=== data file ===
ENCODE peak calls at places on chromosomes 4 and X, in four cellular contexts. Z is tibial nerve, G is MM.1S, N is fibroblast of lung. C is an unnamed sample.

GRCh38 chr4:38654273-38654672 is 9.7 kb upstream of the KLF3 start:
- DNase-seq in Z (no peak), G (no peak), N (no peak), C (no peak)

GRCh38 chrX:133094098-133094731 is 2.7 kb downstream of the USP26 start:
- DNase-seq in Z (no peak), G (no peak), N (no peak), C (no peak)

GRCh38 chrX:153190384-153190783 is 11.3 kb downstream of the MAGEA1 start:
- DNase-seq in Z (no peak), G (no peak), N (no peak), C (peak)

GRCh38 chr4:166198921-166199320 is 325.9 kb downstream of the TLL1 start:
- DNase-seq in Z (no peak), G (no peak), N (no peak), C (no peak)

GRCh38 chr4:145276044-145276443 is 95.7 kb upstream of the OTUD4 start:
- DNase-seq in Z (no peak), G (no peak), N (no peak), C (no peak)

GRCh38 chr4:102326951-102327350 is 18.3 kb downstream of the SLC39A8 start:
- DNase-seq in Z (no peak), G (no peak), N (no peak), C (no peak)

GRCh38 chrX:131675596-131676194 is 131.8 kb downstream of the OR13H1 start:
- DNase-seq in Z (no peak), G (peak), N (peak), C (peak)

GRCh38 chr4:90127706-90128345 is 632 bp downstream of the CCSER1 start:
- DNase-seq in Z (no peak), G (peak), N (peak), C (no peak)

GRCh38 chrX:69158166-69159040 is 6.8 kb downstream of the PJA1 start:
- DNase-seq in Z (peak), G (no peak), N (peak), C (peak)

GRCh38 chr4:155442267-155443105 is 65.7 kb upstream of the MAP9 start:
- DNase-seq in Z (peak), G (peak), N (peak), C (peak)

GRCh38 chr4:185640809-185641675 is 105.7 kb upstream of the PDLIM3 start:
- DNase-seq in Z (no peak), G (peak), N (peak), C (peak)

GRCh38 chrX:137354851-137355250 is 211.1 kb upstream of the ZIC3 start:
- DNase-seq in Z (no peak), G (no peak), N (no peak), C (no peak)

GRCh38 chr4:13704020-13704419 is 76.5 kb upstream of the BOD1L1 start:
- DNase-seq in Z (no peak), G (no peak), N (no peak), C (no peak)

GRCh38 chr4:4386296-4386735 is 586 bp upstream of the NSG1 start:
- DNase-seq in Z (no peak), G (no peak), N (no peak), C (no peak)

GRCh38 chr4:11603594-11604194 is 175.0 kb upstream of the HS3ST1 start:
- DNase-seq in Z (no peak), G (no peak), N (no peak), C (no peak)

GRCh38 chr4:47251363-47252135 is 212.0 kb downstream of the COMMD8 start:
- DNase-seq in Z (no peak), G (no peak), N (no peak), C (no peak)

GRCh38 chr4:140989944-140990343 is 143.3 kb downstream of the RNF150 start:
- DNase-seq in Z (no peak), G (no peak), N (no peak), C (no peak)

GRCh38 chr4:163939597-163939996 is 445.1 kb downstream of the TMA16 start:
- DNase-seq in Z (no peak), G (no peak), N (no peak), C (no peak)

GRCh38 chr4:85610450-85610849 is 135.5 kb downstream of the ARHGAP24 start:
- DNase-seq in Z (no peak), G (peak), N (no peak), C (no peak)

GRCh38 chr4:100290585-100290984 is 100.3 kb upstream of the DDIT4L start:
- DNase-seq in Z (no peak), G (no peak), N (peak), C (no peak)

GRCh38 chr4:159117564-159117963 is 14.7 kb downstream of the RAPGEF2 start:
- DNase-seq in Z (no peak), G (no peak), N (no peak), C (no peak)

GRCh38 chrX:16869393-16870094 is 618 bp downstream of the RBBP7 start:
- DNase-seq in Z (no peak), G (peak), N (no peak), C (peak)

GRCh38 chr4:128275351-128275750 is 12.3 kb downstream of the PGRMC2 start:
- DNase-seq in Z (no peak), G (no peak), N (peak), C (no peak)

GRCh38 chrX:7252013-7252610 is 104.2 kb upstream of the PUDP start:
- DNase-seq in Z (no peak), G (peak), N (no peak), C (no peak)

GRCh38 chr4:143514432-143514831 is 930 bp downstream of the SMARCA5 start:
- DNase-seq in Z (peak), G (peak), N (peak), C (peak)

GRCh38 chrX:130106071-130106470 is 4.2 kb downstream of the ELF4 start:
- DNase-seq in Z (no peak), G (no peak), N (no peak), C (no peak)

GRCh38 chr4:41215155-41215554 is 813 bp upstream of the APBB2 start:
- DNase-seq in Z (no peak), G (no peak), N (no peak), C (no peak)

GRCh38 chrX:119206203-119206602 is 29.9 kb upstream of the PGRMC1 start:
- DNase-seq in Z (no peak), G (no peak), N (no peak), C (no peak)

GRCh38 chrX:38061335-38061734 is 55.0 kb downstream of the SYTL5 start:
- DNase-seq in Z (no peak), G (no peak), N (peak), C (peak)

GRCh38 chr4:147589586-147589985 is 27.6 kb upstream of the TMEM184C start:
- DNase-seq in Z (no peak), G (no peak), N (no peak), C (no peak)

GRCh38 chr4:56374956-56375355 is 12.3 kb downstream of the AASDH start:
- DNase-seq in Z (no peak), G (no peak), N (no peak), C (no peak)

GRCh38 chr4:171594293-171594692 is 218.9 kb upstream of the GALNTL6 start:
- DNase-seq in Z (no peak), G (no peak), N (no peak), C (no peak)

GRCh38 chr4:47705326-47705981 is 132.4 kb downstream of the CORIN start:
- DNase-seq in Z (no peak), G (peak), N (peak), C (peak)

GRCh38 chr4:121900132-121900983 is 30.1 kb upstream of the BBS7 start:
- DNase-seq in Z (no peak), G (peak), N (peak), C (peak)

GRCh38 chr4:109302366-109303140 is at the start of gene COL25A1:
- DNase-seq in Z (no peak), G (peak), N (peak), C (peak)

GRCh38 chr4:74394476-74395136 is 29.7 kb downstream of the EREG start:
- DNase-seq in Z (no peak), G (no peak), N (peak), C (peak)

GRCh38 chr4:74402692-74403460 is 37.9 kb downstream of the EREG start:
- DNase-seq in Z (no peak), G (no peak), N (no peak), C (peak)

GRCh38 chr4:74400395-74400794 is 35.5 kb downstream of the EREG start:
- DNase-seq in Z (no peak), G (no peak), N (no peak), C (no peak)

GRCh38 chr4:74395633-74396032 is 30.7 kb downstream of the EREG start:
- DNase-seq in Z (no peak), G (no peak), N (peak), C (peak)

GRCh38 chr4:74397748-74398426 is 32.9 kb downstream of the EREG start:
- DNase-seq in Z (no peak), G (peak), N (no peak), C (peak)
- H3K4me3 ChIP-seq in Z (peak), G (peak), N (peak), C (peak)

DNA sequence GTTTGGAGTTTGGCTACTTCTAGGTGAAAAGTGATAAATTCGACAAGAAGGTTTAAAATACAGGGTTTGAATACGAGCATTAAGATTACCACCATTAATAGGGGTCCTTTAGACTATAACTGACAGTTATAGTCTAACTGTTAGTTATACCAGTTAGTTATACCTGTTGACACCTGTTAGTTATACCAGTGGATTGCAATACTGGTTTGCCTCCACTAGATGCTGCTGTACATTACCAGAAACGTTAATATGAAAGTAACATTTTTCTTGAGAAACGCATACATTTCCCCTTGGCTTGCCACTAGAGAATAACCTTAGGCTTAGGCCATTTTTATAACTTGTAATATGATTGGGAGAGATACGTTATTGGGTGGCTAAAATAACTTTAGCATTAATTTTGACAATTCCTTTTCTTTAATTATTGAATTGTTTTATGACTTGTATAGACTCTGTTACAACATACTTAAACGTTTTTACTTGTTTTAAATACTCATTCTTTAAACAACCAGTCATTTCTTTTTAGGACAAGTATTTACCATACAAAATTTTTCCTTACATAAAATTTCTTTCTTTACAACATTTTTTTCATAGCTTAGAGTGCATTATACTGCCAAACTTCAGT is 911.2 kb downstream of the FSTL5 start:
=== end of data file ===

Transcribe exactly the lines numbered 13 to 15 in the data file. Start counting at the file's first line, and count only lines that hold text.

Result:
- DNase-seq in Z (no peak), G (no peak), N (no peak), C (no peak)

GRCh38 chrX:131675596-131676194 is 131.8 kb downstream of the OR13H1 start:
- DNase-seq in Z (no peak), G (peak), N (peak), C (peak)